Our second January roundup of new releases by Michigan artists ranges from hip hop to jazzy indie-folk to rock, including Kings of Strings, Nathan K. and Big B & The Actual Proof. Listen to the music.
It’s mid-January and time for Local Spins’ second review roundup of new releases by Michigan artists for 2023.
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West Michigan's music scene
As is often the case, it not only spans a bevy of genres but crisscrosses the state, showcasing tracks by a half-dozen acts.
And in case you missed them, check out more reviews of albums by Michigan artists here.
DJ Blaze 589
“Alpha King 2”
What Stands Out: Listeners and Michigan hip-hop fans will certainly remember “Alpha King,” a 2022 release from DJ Blaze 589 that featured a host of Grand Rapids artists and other regional features. To kick off 2023, audiences can soak up “Alpha King 2,” a collection of 12 new collaborations between the Grand Rapids-based DJ. Each track hits hard and demands to be bumped on a drive around town. It’s an album that celebrates DJ Blaze 589’s production, mixing and beat-crafting skills while each special guest gives a solid performance that complements the featured track.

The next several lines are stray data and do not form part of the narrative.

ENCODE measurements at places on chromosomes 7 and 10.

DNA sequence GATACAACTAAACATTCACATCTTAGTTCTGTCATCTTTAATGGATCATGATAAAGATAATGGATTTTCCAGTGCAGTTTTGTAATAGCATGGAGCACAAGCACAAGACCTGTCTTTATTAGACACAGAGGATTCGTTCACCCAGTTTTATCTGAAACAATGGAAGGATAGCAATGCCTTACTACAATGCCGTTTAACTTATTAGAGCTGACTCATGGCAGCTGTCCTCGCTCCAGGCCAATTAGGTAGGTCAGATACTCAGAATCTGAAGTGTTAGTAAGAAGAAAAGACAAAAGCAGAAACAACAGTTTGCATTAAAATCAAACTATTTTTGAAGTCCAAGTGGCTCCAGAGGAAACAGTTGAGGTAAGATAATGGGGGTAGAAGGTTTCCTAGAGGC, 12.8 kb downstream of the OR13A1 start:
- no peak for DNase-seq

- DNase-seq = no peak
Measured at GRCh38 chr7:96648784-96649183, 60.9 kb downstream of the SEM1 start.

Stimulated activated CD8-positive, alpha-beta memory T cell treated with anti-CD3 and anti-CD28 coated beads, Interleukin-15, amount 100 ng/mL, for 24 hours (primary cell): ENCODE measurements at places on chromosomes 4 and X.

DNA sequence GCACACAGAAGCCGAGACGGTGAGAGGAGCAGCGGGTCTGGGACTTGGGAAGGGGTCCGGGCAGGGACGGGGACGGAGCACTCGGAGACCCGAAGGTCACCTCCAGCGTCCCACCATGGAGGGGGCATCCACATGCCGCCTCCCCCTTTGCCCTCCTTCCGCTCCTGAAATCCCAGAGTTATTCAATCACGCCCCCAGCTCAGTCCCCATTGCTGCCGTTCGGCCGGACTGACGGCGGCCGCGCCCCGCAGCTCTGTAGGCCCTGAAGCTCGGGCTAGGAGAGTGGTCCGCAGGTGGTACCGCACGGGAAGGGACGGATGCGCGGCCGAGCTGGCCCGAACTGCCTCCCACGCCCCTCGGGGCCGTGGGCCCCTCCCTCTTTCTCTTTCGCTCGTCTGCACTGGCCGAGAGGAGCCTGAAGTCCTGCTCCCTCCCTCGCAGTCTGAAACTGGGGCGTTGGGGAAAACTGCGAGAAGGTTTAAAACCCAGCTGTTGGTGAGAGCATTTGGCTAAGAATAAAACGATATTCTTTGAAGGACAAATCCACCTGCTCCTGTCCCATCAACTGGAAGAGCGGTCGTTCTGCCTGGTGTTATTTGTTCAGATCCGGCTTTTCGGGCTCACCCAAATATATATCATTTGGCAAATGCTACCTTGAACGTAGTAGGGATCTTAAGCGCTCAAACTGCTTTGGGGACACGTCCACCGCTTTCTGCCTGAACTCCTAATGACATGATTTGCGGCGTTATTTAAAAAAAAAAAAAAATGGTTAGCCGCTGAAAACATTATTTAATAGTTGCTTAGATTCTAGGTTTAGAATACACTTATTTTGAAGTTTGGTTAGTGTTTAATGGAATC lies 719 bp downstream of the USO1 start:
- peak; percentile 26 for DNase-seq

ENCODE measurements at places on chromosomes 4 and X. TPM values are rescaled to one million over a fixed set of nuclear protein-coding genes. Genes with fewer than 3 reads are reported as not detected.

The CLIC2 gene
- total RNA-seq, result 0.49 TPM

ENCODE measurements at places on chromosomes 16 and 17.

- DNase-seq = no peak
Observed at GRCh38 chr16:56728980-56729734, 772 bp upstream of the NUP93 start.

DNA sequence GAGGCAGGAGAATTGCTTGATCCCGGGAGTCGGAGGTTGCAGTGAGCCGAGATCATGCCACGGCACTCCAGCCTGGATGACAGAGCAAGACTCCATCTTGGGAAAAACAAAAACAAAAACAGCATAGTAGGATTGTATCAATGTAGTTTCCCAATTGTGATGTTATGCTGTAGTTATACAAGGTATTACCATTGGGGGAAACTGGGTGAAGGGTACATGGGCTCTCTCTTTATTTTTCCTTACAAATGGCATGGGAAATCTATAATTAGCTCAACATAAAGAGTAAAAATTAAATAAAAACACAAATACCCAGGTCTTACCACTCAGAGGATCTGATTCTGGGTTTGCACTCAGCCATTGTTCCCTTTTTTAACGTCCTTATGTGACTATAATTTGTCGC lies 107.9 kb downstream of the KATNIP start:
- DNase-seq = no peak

Digging Deeper: Hip-hop music always does a great job highlighting the work of artists in their creative sphere. As often as we hear about the negative media portrayals of hip hop as a culture and simultaneously applaud the special one-time collaborative events in the touring circuit, “Alpha King 2” shows the strength and consistency in collaborative music-making in hip hop. DJ Blaze 589 sets the table for every artist to shine, and it shows the solidarity between so many artists looking to support each other. Listeners will find familiar sounds to embrace from all hip-hop eras.
Perfect For: Anybody needing some club bangers to vibe with while exploring more of the Michigan hip-hop scene. – Dutcher Snedeker
Upcoming Show: 9 p.m. Saturday at Elks, 1001 Chicago Dr. SW
Listen: NA NA (feat. Lil Deon) – Parental Advisory
Dede & The Dreamers
What Stands Out: As this Michigan group’s name suggests, this album is a dreamy experience. While leader Dede Alder contributes her smooth, floating vocals to about half of the songs, the record’s other half is purely instrumental, a unique combination of marimba, violin, bass and percussion –– contributed, respectively, by Alder, Josh Holcomb, Chris Michel and Scott Pellegrom. Alder has described the record as “crossover jazz with a heavy soul, world and folk influence.” A few standouts include “Lil’ Bean,” a song about growth that could easily play at a tropical resort, “Time to Make Change,” a powerful, decisive tune with pulsing instrumentals and the grasping, moody “Don’t Know How.”